Despite the wider economic slowdown in 2016, fashion has been a key value-creating industry for the world economy, says a recent report. Most of the industry value is captured by a small percentage of players, with the top 20 per cent creating 100 per cent of total economic profit and the bottom 20 per cent contributing an economic loss of 18 per cent.
Among the top 20 per cent are Adidas, Burberry, Chow Tai Fook, Richemont, Fast Retailing, Hermès, H&M, Inditex, L Brands, Luxottica, LVMH, M&S, Michael Kors, Next, Nike, Nordstrom, Pandora, Prada, Ralph Lauren and TJX. Fashion is essentially a winner-takes-all industry and a handful of companies that make the right decisions and execute flawlessly are the ones that reap the lion’s share of the rewards, says the State of Fashion 2017 report by McKinsey & Company.
After years of stable growth rates, the industry is expected to face a major slowdown in 2016, dipping from 5 per cent growth in 2015 to 2–2.5 per cent in 2016. As the McKinsey Global Fashion Index (MGFI) shows, this is the slowest growth fashion has seen in the past decade, a period during which the industry has consistently outpaced global GDP growth, having recorded 5.5 per cent between 2005 and 2015.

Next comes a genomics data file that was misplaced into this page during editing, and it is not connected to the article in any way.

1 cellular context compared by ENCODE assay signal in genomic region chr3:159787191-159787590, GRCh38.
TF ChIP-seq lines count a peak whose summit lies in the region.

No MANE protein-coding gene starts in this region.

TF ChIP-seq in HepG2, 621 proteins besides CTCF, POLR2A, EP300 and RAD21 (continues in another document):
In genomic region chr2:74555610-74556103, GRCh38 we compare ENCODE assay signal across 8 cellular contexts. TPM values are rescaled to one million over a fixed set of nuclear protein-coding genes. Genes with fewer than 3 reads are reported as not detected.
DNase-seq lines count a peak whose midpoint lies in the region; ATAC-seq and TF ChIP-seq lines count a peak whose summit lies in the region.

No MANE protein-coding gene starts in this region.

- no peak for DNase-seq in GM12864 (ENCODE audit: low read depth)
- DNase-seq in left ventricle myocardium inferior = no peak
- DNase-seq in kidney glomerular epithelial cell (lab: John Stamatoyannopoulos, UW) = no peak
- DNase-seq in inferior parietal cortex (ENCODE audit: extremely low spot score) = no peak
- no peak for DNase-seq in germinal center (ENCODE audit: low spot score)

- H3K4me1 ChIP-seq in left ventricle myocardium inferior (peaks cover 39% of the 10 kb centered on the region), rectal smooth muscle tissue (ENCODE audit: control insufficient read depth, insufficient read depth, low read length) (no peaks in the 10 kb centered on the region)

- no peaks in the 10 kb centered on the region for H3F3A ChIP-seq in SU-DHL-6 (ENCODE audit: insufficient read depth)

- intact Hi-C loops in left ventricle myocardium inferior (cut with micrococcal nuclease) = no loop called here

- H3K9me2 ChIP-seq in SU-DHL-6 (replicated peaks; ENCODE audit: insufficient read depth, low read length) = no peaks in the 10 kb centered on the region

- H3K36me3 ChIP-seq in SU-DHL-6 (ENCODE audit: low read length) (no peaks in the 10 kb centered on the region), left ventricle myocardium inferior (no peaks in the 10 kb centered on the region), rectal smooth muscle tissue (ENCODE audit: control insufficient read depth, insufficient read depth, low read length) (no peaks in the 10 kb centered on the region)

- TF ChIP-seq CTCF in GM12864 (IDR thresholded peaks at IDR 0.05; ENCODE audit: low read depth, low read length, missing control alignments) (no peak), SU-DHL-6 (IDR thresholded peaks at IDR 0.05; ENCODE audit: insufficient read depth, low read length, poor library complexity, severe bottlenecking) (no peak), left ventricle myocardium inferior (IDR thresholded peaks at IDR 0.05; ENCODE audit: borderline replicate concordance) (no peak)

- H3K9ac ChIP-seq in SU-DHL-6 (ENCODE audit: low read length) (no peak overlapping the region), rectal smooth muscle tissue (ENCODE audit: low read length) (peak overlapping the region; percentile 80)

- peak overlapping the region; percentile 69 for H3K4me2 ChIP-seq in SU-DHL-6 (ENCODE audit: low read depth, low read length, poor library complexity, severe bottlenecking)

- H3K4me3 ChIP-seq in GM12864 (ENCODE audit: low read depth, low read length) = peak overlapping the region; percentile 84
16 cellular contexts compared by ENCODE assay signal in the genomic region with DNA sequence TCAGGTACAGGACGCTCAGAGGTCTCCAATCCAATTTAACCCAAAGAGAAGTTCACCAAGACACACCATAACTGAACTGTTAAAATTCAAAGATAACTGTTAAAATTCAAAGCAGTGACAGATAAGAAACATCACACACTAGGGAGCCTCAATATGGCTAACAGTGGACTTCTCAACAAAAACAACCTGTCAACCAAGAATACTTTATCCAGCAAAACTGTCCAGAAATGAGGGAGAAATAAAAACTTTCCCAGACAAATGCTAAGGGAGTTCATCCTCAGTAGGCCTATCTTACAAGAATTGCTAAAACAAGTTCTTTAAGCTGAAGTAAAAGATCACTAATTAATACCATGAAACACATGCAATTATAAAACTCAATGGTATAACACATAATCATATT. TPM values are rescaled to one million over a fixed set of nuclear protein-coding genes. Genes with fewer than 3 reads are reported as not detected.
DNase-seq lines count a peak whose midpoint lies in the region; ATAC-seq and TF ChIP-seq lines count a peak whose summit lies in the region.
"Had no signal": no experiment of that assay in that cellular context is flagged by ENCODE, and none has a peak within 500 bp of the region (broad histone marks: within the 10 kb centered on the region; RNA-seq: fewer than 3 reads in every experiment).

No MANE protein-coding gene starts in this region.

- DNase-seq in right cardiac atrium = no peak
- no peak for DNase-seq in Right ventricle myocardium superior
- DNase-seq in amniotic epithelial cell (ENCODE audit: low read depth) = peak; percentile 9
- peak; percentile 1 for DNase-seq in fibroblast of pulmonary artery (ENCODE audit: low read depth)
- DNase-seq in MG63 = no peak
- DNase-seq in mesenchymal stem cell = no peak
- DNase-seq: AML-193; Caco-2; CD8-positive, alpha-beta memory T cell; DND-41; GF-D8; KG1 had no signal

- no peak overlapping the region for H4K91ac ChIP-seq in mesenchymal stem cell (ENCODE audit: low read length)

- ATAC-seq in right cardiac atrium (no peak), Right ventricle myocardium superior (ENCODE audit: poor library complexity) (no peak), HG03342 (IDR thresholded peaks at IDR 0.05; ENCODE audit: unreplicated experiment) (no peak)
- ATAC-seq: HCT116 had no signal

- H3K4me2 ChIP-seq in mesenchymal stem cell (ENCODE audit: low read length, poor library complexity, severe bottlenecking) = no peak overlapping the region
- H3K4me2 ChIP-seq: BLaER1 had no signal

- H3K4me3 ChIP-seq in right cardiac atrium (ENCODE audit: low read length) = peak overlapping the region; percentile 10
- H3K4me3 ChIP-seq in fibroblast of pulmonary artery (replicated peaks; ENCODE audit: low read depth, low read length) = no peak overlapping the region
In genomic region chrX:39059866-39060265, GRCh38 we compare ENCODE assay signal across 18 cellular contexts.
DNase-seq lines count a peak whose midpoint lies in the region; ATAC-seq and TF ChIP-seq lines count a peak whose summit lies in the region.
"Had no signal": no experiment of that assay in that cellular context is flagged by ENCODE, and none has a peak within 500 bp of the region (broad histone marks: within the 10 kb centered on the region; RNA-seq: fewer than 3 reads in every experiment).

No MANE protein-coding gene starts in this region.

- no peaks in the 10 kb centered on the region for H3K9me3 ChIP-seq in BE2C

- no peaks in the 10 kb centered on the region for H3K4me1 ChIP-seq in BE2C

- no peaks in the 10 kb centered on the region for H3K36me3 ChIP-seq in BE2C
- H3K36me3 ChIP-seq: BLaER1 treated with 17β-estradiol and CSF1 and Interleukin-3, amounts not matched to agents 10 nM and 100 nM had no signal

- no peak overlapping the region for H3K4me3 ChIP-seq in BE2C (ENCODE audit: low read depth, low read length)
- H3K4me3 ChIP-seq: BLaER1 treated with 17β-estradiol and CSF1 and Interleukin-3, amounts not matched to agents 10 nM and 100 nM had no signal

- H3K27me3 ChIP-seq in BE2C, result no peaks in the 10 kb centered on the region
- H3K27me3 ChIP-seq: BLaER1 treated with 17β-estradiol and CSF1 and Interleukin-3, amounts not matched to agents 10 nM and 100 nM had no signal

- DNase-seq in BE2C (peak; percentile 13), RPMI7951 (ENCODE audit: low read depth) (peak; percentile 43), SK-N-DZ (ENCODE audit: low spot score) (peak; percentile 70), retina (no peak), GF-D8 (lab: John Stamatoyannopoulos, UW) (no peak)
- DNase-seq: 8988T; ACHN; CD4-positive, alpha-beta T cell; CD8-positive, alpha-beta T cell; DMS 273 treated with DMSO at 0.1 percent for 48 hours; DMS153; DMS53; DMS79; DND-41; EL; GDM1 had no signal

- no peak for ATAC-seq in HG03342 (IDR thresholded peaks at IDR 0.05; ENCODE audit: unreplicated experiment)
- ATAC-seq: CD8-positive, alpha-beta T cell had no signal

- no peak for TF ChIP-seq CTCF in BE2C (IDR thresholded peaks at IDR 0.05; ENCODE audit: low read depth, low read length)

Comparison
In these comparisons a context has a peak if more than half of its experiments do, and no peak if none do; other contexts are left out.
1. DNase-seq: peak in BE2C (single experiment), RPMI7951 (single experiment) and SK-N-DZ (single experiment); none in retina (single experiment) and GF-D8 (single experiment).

The negative impact on sales across all segments is the result of a volatile global environment, reduced tourism, and the economic slowdown in China. The lack of significant differences in performance of product categories for the most part suggests that the main driver of sales and profit is the positioning of each brand and the value proposition it communicates to consumers.
In terms of market segments, the biggest winners in 2016 have been affordable luxury and value, which outperformed all of the other segments by 1–1.5 percentage points, says the report. This is consistent with their growth over the past three years, which has seen a 6 per cent compound annual growth rate (CAGR) for value and 9 per cent for affordable luxury, the highest rate for any of the segments since 2013.
Profit margins of affordable luxury players are expected to continue to decline, especially after 2016, due to a pricing arbitrage disadvantage across geographies and fluctuating foreign exchange rates.
As indicated by the MGFI, the only segments that have seen sales and profit margins increase are discount and value players, which have increased their economic profit over the past 5 years and created significant value for the industry. The biggest losers, however, have been the luxury and mid-market segments, according to the report.
In 2016, athletic wear is projected to grow at 8.0–8.5 percent—more than twice as fast as any other category, states the report. This is consistent with its 10 percent CAGR of the past decade, driven by consumers’ more active lifestyles, the rise of ‘athleisure’, emerging brands in the high-end segments, and product innovations. (KD)
Fibre2Fashion News Desk – India